Elizabeth Hand’s 1990 debut novel Winterlong is the first volume in her Winterlong Trilogy.
Nuclear war and germ warfare have left Washington a shadow of its once glorious past. A handful of administrators, descended from self-appointed curators, control the relics of America’s lost past, defending the remnants from the diseased, mutated, and simply unlucky inhabitants of the surrounding sea of ruins.
A desperate woman appealed to House Miramar for refuge. Too damaged to be of use to Miramar, the woman was cast out to die at the hands of the lazars. But Miramar did keep her two beautiful children, as new Paphians for Miramar’s bordellos. Only Raphael proved suitable. Autistic Wendy Wanders was consigned to HEL.
The Human Engineering Laboratory’s experimental procedures kill most of their subjects. Wendy not only survived, she gained remarkable empathic abilities. This made her a potentially useful diagnostic and therapeutic tool. But as a recent string of suicides indicates, she is also potentially deadly. Not everyone survives contact with Wendy.
The most recent suicide brings HEL to the attention of NASNA (which is … apparently a wider realm that treats Washington as a protectorate; no further info is given in the book). NASNA is stuck for a way to suitably reward Aviator Margalis Tast’annin, glorious hero of the Archipelago Conflict. Dispatching him to take charge of HEL and the rest of Washington is a perfect solution, because the Aviator will be far too busy to bother the autocrats.
The arrangement is less than satisfactory from Wendy’s perspective, since the Aviator will almost certain execute most of the staff at HEL, preserving its changelings only long enough to extract from them any weaponizable potential useful in the coming war with the Balkhash Commonwealth. With almost certain death facing her if she stays, Wendy flees in the company of Justice, a visiting prostitute, who is much taken with her.
Raphael, Wendy’s brother, has his own problems, not least of which is his unfortunate habit of inadvertently killing people with a deadly weapon given to him by a well-meaning acquaintance. He is already yearning for freedom; the deaths finally nudge him into absconding and seeking his fortune outside the House of Miramar.
Wendy Wanders becomes Aiden the actor, whose similarity to Raphael is often remarked. Raphael’s trail of corpses earn him the title of the Gaping One, an incarnation of death. Together they become crucial playing pieces for the increasingly demented Aviator, whose time in Washington has gone poorly for him. Gone are his political and military ambitions. Now, all that remains for the former war hero is orchestrating the end of the world.
The Washington of several centuries hence is a lush, rotting fruit whose rulers are mainly interested in exploiting those weaker for anything they can extract from them. HEL’s carefree attitude towards human experimentation is typical. So too is the rampant sexual exploitation of children, which provides a good chunk of House Miramar’s income. House Miramar might argue that they’re only doing the best they can to keep as many of their charges alive as possible … but their business practices produce a lot of corpses. Few subjects of House Miramar see their third decade.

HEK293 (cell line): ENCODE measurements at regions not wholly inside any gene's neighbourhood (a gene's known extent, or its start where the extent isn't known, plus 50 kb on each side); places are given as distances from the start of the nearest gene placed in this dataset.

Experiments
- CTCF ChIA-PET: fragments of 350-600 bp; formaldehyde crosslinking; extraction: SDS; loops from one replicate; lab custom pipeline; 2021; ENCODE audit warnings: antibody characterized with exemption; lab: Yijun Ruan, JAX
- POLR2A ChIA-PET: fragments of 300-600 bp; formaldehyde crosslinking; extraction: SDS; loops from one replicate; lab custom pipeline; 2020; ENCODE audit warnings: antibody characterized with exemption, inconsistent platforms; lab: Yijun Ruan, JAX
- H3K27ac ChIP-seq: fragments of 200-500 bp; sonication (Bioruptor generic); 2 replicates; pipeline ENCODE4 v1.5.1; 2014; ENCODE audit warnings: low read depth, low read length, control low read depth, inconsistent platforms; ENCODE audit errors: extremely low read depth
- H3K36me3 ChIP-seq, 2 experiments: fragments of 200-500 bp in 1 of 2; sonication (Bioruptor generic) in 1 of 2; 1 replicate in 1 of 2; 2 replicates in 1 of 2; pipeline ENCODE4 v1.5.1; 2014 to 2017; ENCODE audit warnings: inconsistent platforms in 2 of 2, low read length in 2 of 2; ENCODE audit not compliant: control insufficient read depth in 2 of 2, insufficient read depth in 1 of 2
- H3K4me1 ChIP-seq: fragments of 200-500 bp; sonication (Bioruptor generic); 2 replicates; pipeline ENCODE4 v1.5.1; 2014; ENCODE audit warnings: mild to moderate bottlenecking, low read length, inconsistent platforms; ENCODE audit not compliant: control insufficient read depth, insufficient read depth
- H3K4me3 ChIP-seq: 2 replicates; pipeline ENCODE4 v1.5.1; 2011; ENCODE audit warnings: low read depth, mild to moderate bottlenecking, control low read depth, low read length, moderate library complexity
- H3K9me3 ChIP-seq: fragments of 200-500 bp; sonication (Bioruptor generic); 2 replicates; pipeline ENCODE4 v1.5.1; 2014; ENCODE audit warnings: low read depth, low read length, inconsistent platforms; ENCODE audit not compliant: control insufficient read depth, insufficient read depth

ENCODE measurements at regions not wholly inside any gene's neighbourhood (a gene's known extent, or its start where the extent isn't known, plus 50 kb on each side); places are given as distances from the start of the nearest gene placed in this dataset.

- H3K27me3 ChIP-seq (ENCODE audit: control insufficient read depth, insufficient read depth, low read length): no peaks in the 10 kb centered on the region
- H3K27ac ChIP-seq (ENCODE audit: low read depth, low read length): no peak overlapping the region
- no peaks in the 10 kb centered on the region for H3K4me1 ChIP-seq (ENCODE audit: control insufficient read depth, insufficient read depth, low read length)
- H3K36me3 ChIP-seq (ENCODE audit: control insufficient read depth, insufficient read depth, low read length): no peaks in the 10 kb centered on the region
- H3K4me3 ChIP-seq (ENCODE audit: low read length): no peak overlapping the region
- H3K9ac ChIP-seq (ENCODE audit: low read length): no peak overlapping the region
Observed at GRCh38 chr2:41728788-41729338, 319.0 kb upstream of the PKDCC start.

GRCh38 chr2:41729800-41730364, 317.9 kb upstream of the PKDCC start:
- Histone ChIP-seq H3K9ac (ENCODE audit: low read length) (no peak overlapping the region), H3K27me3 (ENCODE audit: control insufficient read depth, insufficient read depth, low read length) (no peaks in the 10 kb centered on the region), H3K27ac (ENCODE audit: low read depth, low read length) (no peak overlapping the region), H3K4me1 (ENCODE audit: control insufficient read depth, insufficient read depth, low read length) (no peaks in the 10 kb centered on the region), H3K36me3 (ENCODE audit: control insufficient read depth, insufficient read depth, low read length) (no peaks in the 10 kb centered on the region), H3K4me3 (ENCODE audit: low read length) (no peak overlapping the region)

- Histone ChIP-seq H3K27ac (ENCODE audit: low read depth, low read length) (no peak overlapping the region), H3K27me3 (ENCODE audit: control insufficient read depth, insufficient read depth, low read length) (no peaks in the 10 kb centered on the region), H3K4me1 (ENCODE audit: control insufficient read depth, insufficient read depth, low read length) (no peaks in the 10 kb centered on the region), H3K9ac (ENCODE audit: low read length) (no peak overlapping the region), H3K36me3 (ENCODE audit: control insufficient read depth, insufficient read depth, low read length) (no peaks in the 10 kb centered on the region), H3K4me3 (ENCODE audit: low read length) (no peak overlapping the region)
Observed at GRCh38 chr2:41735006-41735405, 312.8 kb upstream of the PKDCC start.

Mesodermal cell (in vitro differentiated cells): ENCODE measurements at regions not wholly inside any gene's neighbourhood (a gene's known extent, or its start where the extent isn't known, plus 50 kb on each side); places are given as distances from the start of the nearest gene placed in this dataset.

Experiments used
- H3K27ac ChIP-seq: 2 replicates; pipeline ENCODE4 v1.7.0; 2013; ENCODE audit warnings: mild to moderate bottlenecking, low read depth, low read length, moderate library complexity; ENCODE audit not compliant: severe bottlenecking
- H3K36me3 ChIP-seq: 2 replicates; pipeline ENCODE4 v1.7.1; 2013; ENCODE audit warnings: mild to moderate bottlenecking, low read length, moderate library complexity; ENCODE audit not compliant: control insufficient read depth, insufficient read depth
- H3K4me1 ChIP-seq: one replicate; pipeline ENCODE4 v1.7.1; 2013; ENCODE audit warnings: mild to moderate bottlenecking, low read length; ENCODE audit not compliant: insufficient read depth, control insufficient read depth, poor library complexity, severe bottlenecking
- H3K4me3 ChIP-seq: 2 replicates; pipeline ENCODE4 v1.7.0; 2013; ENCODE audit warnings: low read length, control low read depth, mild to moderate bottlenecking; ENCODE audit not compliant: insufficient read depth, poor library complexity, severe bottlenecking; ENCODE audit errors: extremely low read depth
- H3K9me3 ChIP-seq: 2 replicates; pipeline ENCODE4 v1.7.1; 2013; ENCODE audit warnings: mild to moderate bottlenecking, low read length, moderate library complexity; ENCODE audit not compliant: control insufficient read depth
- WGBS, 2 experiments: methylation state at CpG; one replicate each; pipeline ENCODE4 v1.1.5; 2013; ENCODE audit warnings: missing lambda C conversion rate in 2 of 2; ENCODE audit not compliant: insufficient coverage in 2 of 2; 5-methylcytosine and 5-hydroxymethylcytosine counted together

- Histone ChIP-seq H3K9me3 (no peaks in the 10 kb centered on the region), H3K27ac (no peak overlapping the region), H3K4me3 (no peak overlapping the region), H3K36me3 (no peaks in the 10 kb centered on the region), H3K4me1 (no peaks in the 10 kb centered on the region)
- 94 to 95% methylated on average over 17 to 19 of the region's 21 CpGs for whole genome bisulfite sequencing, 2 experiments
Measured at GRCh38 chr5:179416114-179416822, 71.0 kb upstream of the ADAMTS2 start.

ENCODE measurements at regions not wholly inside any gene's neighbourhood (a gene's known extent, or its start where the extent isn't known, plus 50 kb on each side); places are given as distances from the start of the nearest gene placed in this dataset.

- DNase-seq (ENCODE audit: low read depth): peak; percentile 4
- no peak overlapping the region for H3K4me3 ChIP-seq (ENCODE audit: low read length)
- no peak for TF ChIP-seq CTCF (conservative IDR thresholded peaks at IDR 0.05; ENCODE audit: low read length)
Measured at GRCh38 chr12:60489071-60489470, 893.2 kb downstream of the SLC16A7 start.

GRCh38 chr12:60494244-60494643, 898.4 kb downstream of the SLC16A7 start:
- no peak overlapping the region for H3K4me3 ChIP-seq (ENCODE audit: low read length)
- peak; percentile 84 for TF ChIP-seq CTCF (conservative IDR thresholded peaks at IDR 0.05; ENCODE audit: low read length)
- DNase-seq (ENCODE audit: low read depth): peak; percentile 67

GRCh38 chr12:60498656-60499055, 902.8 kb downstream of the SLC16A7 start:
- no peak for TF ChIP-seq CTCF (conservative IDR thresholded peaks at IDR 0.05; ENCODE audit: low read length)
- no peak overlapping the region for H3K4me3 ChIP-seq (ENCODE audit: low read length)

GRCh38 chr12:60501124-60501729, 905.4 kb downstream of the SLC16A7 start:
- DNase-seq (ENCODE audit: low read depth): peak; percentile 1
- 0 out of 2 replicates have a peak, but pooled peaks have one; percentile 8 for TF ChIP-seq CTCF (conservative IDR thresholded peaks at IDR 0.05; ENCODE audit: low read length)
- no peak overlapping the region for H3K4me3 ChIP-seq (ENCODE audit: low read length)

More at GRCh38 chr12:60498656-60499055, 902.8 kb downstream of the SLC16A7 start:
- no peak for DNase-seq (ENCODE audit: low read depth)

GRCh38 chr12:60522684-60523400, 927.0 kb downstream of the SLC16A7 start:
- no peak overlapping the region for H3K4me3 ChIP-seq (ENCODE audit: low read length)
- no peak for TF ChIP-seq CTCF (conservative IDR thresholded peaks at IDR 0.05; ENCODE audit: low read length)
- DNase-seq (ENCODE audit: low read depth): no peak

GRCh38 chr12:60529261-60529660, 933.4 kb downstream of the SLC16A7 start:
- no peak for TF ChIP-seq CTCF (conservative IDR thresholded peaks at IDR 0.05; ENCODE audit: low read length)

Piecing together exactly what led to this world is difficult because the characters are often ignorant and their teachers mostly ill-informed
The Pilgrims. They came over the ocean in airships, fleeing the Old World where they were persecuted. They built the great monuments in the City in memory of their homeland. The Sorrowful Lincoln, the Obelisk, the Library of Conquest.
Those who do know their history are fond of allusive references, to a degree that John M. Ford would admire. What is clear is this is a world ruled by contending autocrats, of whom the North American examples are far from the most powerful. Eurasia’s Balkhash Commonwealth carries out raids within NASNA territory at will; NASNA’s determination to strike back is almost certainly a suicidal failure to comprehend the balance of power.
What does seem clear is that this isn’t a sustainable world. Each cycle of destruction and recovery preserves the tools of war but little else. Each new high is lower than the one before, despite the beauty of their weapons. Populations are a shadow of what they were, which at least raises the hope the whole world system will collapse below the point needed to produce WMDs.
Reminiscent of Tanith Lee at her most decadent and Gothic, this book was a lot more engaging than one would expect from a novel about two abused kids in a world that is ruled by malevolent autocrats, dotted with ruins populated by homicidal victims of biological warfare, and fond of ethics-free genetic engineering.